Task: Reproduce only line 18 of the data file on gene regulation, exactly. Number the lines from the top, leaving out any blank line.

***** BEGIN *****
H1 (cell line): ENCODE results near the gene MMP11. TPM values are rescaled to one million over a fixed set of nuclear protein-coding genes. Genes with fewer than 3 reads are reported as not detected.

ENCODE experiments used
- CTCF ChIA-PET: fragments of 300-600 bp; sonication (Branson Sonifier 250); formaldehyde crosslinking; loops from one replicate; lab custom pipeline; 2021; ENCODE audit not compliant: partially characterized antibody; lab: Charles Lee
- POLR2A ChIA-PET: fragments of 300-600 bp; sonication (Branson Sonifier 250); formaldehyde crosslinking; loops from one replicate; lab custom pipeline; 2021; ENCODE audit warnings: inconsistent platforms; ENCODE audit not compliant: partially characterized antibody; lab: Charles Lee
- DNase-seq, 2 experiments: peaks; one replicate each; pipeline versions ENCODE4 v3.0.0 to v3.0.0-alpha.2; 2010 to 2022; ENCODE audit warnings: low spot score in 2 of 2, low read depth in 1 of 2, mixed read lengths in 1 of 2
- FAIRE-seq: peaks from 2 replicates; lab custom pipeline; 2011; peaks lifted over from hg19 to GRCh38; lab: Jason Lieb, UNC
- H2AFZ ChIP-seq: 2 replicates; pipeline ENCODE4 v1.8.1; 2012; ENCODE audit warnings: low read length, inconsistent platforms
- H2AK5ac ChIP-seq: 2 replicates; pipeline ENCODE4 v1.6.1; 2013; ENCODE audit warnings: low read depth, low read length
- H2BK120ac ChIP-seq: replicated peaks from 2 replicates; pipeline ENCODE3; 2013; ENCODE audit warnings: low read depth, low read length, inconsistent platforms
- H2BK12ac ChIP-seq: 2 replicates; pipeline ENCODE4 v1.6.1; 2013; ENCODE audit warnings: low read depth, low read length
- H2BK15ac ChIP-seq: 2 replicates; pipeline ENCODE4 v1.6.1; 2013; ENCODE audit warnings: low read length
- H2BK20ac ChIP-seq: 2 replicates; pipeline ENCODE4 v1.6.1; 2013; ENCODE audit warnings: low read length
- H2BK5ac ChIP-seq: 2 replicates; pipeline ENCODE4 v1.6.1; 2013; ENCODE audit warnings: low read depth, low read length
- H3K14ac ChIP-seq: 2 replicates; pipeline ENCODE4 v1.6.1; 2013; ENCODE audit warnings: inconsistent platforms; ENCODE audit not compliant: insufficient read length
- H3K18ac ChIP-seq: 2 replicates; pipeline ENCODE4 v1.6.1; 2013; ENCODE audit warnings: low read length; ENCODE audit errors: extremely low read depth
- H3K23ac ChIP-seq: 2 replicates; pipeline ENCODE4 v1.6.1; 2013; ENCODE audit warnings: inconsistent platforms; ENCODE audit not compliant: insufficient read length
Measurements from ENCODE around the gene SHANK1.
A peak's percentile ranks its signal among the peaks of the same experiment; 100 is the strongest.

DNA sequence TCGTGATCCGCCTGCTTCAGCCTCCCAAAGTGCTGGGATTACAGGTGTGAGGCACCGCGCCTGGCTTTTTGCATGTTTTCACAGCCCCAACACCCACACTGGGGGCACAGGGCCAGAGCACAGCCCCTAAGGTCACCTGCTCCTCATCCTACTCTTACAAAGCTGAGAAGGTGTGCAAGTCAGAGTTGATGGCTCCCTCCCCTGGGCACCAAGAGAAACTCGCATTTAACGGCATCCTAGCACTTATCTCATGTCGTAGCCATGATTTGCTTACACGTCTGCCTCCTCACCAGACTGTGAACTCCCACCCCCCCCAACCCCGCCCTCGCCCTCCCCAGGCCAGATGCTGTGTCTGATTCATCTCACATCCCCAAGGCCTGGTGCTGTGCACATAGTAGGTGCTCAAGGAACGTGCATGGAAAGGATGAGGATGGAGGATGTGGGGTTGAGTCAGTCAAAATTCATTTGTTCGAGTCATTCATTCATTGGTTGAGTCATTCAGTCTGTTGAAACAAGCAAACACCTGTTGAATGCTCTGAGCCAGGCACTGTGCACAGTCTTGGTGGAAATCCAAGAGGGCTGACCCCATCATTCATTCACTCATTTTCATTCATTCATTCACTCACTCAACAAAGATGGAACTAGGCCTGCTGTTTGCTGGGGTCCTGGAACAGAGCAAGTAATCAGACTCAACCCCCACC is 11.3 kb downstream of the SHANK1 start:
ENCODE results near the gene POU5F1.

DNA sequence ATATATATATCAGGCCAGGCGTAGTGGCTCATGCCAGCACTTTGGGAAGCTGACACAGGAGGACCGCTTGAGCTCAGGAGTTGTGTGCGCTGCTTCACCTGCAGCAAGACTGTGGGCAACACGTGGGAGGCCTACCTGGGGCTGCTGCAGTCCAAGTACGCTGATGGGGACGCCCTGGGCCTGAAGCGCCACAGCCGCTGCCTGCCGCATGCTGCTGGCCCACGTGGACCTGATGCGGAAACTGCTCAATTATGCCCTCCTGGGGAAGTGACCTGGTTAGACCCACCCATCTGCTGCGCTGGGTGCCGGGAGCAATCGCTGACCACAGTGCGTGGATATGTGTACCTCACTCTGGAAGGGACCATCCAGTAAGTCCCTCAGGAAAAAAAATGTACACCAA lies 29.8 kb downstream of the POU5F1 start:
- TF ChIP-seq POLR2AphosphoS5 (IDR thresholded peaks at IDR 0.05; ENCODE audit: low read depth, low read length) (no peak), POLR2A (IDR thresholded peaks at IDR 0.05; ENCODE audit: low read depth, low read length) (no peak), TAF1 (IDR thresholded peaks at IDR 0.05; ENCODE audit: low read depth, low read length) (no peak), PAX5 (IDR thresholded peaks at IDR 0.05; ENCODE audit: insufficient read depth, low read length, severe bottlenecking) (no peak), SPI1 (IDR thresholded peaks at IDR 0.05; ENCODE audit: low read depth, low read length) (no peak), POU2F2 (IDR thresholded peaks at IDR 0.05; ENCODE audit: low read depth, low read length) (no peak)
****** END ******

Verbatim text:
A peak's percentile ranks its signal among the peaks of the same experiment; 100 is the strongest.